Words Julia LaPalme Images Courtesy Royal Enfield
In its 110 years, Royal Enfield has changed both ownership and national identity. After decades of mismanagement and reliability issues bruised the company’s reputation, the modern Royal Enfield now has something to prove, and it plans to do that by selling handsome, well-made, affordable motorcycles.
The brand came to life in 1901 in Redditch, England, after two men strapped a Minerva engine into a reinforced bicycle frame. By 1914, Royal Enfield’s first two-stroke went into full production, and by 1930, the company had 11 different models. The reliable, tough Bullet was introduced in 1932, and was used by the British War Department for reconnaissance in WWII. The Indian Army, too, purchased Bullets for its border patrol soldiers, and soon Enfield India was established, building Bullets on a license with tooling borrowed from the Brits. The Bullet became popular in the UK after winning multiple trials competitions, including the grueling International Six Days Trial; Americans took notice after 16-year-old Eddie Mulder won the 1960 Big Bear Scramble on a 500cc Bullet.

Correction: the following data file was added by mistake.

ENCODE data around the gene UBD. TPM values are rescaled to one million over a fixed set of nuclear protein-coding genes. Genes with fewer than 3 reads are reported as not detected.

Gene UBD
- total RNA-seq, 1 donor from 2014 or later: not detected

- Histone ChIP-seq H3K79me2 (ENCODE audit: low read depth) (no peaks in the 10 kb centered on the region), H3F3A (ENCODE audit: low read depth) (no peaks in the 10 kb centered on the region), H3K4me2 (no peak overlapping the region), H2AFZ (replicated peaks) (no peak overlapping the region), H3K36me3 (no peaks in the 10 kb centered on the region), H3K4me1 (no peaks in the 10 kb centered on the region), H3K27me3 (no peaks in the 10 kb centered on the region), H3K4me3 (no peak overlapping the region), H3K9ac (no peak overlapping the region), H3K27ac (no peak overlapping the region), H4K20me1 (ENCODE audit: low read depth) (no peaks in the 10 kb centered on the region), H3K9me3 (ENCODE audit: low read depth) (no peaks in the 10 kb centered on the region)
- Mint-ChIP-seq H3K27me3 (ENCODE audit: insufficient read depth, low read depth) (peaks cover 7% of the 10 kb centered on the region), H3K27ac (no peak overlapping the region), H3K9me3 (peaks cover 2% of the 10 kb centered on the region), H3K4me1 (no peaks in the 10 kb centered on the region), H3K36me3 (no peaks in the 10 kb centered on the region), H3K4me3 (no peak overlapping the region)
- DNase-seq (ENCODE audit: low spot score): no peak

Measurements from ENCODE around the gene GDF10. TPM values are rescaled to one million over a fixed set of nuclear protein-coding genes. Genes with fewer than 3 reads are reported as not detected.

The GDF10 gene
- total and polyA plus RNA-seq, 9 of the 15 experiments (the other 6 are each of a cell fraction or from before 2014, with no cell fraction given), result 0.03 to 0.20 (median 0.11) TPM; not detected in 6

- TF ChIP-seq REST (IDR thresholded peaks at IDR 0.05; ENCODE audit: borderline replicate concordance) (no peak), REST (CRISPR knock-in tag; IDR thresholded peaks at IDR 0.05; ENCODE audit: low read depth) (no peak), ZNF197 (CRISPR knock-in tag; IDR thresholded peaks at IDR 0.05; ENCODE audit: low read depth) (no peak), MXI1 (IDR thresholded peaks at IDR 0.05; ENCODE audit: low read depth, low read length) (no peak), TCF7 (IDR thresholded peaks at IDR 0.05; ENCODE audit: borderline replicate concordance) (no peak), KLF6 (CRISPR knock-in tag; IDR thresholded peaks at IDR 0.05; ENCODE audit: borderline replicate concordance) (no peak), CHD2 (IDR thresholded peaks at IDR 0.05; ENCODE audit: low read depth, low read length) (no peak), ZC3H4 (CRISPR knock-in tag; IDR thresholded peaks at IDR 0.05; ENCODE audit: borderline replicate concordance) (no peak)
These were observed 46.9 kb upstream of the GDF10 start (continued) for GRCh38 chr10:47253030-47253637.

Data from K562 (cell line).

That same year, Royal Enfield set its eyes on the U.S. market with the release of the 692cc Interceptor, enticed by America’s growing appetite for large-displacement Japanese bikes. “The Interceptor was received with glowing reviews,” says Gordon May, Royal Enfield historian. “It had heaps of torque and dynamically balanced cranks for a smooth ride, especially compared to the Triumph, BSA, and Matchless, which would rattle so much they’d shake your teeth out.”